This topic is for discussing childcare options. If you want to advertise, please use your Local site.

Nanny doing housework

(15 Posts)
noviceoftheday Wed 27-Mar-13 06:38:25

We have a nanny housekeeper, although over the last 4 years she has had at least one dc full time so the nanny bit has been much more important. The only cleaning she does is the dcs rooms and playroom and tidies up downstairs at the end of each day. We have a cleaner as well. This year dc1 will go to school and dc2 will start 2 mornings a week at nursery, so she will be child free 2 mornings a week. As Blondes said, we dont expect her to clean so our cleaner will still come in 2 days a week as normal. I just expect that our nanny will do the housekeeping bit in those 2 mornings and finally get the chance to have a cup of tea in peace! grin.

ceeveebee Tue 26-Mar-13 23:38:51

Nwoc= nanny with own child

traintracks Tue 26-Mar-13 23:15:16

Thanks for all the opinions
What is an nwoc?
I am fully expecting someone with experience but not necessarily qualifications, which is fine - I realise that anyone who has gone to the trouble of getting qualifications is unlikely to only want two days a week anyway.

I take your point Karoleann,but most of that would be creating work. I buy kids presents online- if there was something so special that I couldn't get it online I'd want to go myself. Errands are few and far between.

I'm not necessarily expecting someone to clean the loo but, for example, if you are willing to hoover the kids rooms it doesn't seem too much of a stretch to do the rest of the house.

But the nanny bit is definitely more important so if the cleaning bit is done less well then so be it. Having the kids well looked after is more important!

Blondeshavemorefun Tue 26-Mar-13 18:40:17

some nannies will happily clean/iron - others wont (like me)

i didnt go to college for 2 years to clean someone toilet and scrub their floors(to be blunt) smile

5hrs a day is easily taken up with chores like karoleann said -and yes im happy to put shopping away/pick up dry cleaning/take stuff to post office etc

it is very hard to find a good nanny/hk

either you get fab childcare and crap cleaning or vice versia

for 2 days i would say bite the bullet and if you pay for an hour or two a day that they do nothing then so be it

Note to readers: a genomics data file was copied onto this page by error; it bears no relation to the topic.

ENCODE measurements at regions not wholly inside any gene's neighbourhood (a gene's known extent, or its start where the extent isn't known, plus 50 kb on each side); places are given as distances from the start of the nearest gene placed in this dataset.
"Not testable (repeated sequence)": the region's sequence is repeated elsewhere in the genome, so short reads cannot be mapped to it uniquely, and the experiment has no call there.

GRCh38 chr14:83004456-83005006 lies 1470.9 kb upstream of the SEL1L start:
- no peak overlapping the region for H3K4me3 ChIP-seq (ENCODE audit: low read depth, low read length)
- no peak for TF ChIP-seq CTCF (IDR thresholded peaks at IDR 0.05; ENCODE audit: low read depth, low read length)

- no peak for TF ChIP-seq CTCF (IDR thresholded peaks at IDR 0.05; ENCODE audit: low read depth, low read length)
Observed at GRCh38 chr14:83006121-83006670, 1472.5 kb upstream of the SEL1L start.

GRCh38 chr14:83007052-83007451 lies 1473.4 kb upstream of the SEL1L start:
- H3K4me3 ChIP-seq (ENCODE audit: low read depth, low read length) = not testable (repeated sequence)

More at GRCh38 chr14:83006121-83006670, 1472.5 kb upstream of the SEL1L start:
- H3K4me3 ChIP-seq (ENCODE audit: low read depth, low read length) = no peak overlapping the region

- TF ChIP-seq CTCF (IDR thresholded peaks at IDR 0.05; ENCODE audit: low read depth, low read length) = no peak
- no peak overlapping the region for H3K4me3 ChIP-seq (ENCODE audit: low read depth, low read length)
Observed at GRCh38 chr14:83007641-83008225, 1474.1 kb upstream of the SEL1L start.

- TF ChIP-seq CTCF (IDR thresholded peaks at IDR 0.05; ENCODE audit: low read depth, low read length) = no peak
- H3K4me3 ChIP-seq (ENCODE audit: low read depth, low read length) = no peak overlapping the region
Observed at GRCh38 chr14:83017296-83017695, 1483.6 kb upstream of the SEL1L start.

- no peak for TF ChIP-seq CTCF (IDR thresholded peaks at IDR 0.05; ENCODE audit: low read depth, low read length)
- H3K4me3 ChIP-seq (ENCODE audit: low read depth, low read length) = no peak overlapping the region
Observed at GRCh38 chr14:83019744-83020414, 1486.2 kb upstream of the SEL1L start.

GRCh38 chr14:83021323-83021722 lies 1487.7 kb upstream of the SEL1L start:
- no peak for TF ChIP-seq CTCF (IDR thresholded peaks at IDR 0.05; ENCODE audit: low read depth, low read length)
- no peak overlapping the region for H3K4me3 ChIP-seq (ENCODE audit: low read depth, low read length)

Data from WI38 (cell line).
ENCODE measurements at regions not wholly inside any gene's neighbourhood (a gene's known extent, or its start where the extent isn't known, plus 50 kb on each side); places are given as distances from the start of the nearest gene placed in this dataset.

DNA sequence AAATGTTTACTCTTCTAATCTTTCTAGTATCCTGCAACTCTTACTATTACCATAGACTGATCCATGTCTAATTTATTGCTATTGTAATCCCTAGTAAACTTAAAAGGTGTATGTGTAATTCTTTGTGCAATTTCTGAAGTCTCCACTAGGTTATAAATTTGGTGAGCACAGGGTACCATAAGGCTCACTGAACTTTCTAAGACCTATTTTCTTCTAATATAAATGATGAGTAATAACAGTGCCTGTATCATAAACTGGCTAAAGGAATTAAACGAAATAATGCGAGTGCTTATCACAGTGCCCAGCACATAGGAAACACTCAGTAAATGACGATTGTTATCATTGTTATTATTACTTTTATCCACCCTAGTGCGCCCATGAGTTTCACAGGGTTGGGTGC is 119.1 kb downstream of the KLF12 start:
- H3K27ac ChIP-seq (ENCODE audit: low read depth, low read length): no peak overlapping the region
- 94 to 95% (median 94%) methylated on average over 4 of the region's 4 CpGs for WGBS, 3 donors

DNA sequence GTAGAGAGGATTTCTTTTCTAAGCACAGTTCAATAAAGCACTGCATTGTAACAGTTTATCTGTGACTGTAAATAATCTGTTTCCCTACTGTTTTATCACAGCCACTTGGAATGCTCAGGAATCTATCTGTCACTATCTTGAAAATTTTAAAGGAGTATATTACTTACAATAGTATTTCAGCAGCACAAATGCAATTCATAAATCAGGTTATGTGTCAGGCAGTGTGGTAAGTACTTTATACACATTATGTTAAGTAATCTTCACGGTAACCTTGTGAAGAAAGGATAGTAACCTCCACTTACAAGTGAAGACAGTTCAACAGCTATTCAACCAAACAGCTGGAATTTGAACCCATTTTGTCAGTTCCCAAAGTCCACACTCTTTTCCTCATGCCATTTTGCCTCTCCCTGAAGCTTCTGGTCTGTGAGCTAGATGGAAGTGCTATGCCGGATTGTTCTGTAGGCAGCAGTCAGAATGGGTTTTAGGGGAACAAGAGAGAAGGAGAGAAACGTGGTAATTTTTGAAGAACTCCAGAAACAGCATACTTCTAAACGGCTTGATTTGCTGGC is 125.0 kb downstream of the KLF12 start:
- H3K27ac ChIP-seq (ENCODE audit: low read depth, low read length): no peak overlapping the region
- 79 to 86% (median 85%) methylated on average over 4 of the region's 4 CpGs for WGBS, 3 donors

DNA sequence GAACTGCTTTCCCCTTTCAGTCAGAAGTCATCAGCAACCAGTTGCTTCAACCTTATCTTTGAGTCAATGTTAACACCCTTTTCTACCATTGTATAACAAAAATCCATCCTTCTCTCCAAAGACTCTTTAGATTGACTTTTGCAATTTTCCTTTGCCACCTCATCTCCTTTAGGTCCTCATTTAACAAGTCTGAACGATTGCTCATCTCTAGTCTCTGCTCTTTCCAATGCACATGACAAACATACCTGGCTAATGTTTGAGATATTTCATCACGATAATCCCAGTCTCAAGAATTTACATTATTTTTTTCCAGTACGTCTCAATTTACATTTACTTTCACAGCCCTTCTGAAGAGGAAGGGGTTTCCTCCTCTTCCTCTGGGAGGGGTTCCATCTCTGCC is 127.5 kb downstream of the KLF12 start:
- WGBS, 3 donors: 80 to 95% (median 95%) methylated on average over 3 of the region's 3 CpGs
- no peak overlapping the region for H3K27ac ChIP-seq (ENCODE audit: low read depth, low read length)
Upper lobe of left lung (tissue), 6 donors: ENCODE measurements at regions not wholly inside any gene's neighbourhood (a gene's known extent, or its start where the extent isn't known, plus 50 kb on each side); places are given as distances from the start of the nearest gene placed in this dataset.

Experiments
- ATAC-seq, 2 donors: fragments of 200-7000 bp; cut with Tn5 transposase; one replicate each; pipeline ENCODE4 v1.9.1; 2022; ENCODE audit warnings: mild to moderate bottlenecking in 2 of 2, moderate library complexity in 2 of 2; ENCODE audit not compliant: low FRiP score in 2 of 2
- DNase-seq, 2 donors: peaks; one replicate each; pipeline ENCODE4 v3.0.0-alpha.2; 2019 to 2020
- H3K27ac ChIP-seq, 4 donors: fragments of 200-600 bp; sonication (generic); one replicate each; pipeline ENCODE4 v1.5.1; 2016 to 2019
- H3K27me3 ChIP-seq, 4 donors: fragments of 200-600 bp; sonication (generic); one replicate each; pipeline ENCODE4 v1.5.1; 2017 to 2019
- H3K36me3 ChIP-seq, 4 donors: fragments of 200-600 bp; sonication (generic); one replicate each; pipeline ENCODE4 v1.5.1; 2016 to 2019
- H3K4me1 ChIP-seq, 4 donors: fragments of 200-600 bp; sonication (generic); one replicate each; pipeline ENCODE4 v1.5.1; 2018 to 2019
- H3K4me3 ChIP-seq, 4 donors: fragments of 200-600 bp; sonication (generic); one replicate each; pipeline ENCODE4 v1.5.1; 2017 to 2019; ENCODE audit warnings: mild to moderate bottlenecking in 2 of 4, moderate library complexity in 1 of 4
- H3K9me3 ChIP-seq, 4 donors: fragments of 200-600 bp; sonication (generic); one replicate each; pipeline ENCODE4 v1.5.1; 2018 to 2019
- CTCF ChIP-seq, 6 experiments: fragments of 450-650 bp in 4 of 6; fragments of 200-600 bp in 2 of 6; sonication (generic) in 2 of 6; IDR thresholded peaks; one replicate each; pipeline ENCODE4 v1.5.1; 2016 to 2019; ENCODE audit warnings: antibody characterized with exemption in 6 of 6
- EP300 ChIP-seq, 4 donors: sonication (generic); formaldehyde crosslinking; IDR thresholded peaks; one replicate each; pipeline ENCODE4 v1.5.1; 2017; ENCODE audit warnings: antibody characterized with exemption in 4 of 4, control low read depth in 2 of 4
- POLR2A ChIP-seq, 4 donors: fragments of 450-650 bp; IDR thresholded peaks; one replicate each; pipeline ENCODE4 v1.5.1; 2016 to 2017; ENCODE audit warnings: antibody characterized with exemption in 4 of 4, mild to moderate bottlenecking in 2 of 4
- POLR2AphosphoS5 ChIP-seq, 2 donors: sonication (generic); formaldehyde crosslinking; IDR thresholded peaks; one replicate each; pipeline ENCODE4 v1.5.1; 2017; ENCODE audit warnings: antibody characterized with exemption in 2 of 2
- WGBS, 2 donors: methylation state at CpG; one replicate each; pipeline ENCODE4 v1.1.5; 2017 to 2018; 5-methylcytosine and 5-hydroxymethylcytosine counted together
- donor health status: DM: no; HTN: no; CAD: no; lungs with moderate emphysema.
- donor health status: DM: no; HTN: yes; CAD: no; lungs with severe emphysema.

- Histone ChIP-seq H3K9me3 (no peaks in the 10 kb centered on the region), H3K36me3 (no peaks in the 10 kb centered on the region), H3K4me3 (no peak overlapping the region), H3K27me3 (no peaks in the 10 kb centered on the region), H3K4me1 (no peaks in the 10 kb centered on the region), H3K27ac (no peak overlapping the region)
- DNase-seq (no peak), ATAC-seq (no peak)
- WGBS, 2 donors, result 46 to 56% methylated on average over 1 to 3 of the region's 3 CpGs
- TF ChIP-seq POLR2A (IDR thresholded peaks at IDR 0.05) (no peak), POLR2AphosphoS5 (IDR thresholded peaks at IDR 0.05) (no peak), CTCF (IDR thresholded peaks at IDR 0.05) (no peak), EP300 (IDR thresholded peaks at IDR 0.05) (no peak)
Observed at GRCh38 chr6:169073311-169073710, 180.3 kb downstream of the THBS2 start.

would you want a nwoc - may be cheaper and you would feel less peeved at paying nanny to do nothing

does mean if children are ill/baker days/holidays you have cover smile

ceeveebee Tue 26-Mar-13 16:07:56

Yes - we have hit the jackpot with our nanny! And found her in exactly the way Stuck describes - she advertised herself on Gumtree.

StuckOnARollercoaster Tue 26-Mar-13 15:57:33

There are people that will do this - my mum before her retirement did this for many years. The key is that although she was referred to as 'the nanny', in actual fact she was more of a 'mothers help/nanny/housekeeper/dog walker'.
Be clear about your expectations, in both any advert and interview, and then follow it up in the contract.
Mum found her work more through informal adverts in local shops/newsletters in affluent areas rather than formal agencies. Equally if the job market was quiet when she finished with a family, then she would put her own cards up in those affluent areas.

Reinette Tue 26-Mar-13 15:38:35

I agree with math - you should be able to find someone to take the job without a problem, but they might not be as good at the housework as you'd like. An older nanny/housekeeper has the benefit of experience performing those tasks and running a household, meaning she'll be better able to anticipate things that need to be done or problems that might occur before they arise. You should decide whether your priority is a housekeeper who watches the kids in the afternoons or a nanny who tends to the house during the day, though, because getting someone who's a pro at both is hitting the jackpot.

ceeveebee Tue 26-Mar-13 15:37:37

I agree with Math about having a someone with experience of running their own house.
I have a wonderful nanny/housekeeper who basically just runs my house for me, doing all our beds, laundry, cooking a few times a week, puts online grocery shopping away but is also really great with the DCs, does lots of activities with them and takes them to groups etc. She is a mum to 4 DCs herself (teenaged/adults now)

mathanxiety Tue 26-Mar-13 15:30:57

I would do it.

However, you might have a bit of difficulty finding a person who could do it as well as you wanted it all done. You might find you had a good nanny whose hoovering was not up to scratch and would then have to decide where to take it from there.